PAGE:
Police: Las Vegas journalist dies in stabbing outside home
LAS VEGAS (AP) — A Las Vegas investigative reporter was stabbed to death outside his home and police are looking for a suspect, authorities said.
Las Vegas Metropolitan Police officers found journalist Jeff German, 69, dead with stab wounds around 10:30 a.m. Saturday after authorities received a 911 call, the Las Vegas Review-Journal reported.
German died of “multiple sharp force injuries” in a homicide, the Clark County Office of the Coroner/Medical Examiner said Sunday.
It appears German was in an altercation with another person that led to the stabbing, which is believed to be an isolated incident, police said.
“We believe the altercation took place outside of the home,” Capt. Dori Koren, a Las Vegas Metropolitan Police Department spokesman, said at a news conference. “We do have some leads. We are pursuing a suspect but the suspect is outstanding.”
Glenn Cook, the Review-Journal’s executive editor, said German had not communicated any concerns about his personal safety or any threats made against him to anyone in the newspaper’s leadership.
“The Review-Journal family is devastated to lose Jeff,” Cook said in a statement. “He was the gold standard of the news business. It’s hard to imagine what Las Vegas would be like today without his many years of shining a bright light on dark places.”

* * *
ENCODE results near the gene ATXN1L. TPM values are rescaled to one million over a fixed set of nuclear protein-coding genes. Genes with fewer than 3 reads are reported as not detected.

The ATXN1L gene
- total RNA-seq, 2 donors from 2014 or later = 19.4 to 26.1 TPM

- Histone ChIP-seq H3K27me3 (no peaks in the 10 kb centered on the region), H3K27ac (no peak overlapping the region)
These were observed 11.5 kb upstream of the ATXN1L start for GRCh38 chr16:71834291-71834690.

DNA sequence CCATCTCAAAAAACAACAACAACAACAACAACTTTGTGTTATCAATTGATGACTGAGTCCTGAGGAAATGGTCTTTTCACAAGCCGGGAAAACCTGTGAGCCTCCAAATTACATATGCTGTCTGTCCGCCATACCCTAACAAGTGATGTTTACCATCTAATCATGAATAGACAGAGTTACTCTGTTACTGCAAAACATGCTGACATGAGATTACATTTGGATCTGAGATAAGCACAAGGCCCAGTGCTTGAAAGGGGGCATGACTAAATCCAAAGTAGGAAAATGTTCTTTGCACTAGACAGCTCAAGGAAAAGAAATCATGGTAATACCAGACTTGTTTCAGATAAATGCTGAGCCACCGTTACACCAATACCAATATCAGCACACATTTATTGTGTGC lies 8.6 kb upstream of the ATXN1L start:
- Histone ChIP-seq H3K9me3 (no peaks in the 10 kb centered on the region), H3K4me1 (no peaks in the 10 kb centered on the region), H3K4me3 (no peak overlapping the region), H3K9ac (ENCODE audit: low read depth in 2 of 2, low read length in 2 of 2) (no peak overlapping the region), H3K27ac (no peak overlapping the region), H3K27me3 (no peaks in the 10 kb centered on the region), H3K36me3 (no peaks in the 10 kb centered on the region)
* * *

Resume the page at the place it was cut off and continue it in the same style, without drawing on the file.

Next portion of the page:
German joined the Review-Journal in 2010 after more than two decades at the Las Vegas Sun, where he was a columnist and reporter who covered courts, politics, labor, government and organized crime.
“When I first heard about this, I was shocked, saddened and angry,” VP of Exhibits and Programs at the Mob Museum Geoff Schumacher said.
Schumacher worked with German at the Las Vegas Sun. German got his start covering the mob, according to Schumacher.
“This was front page news for years in the 1970s and 80s, and Jeff was right in the middle of that with other reporters,” Schumacher recalled.
According to the Review-Journal, German held a master’s degree from Marquette University and was the author of the 2001 true-crime book “Murder in Sin City: The Death of a Las Vegas Casino Boss,” the story of the death of Ted Binion, heir to the Horseshoe Club fortune.
He was known for his stories about government malfeasance and political scandals and coverage of the 2017 mass shooting at a Las Vegas music festival that killed 60 people and wounded more than 400 others.
“Jeff was a tenacious reporter,” Schumacher said. “When he saw something important that needed to be exposed or to be revealed he was very aggressive. He knew who to call. He knew how to go about getting a story, and he had done it countless times in his career.”
“He broke big stories and developed impactful investigations across every part of Southern Nevada life,” Cook said. “In recent years, his reporting for the Review-Journal was responsible for significant policy changes and government reforms. He was fearless.”